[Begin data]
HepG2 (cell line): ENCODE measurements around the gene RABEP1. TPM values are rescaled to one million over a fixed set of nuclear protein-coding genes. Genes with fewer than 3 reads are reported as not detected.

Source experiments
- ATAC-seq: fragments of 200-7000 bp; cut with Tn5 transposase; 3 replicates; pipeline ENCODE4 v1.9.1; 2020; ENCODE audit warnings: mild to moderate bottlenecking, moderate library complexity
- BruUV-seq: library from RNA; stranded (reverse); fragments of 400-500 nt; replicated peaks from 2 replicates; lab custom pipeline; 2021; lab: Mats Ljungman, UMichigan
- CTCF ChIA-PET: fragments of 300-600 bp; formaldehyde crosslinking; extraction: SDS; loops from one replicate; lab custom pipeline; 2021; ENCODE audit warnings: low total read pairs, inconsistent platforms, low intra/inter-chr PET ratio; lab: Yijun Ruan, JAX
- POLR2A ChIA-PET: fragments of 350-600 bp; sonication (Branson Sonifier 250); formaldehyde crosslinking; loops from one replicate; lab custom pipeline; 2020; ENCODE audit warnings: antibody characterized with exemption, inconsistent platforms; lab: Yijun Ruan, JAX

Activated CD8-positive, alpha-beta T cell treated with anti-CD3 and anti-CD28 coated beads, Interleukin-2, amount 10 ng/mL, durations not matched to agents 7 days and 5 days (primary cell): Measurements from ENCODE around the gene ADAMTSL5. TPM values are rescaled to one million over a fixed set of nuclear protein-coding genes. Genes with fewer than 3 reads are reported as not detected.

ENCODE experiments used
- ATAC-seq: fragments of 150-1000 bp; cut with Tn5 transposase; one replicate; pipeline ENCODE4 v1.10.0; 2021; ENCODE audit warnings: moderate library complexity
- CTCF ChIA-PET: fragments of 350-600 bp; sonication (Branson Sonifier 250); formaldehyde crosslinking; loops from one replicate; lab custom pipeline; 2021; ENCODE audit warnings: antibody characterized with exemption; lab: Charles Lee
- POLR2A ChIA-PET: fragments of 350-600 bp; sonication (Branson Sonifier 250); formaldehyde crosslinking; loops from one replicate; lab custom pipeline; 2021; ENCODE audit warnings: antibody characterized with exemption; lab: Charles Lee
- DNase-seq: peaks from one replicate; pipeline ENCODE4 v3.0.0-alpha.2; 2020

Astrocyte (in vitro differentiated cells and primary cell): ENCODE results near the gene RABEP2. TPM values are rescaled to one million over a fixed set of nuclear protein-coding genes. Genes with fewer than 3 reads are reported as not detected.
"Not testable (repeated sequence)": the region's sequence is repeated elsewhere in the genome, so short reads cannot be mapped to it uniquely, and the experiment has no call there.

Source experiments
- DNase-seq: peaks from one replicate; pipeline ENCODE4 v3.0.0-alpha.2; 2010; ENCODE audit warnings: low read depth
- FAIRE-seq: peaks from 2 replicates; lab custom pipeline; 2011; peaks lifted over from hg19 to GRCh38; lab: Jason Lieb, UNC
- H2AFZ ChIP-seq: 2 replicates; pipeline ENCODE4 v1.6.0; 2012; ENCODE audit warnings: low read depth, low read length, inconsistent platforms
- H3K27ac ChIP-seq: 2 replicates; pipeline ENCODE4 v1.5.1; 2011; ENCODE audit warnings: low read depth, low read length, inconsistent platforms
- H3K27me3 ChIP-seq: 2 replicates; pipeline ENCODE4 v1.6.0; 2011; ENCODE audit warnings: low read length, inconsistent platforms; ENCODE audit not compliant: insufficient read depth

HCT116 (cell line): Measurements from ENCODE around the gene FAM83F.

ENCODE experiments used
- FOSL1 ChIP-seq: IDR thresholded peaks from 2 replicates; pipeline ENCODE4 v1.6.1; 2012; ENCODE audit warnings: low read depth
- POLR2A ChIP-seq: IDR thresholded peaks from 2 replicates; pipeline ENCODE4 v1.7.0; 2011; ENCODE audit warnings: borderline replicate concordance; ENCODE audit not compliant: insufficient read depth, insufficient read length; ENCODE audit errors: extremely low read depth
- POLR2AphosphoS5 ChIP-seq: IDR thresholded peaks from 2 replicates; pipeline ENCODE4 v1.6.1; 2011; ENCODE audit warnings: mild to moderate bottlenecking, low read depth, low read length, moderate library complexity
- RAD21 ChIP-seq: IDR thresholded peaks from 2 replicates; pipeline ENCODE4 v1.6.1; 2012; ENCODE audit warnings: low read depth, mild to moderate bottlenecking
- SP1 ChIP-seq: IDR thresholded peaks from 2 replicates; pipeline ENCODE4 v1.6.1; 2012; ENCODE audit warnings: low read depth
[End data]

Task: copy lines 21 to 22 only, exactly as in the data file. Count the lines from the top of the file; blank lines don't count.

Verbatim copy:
HCT116 (cell line): Measurements from ENCODE around the gene FAM83F.

ENCODE experiments used